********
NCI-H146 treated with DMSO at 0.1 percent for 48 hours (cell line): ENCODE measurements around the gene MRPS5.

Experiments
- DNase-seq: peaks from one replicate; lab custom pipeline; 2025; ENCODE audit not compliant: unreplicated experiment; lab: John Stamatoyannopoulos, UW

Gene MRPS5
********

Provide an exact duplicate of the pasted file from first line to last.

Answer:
NCI-H146 treated with DMSO at 0.1 percent for 48 hours (cell line): ENCODE measurements around the gene MRPS5.

Experiments
- DNase-seq: peaks from one replicate; lab custom pipeline; 2025; ENCODE audit not compliant: unreplicated experiment; lab: John Stamatoyannopoulos, UW

Gene MRPS5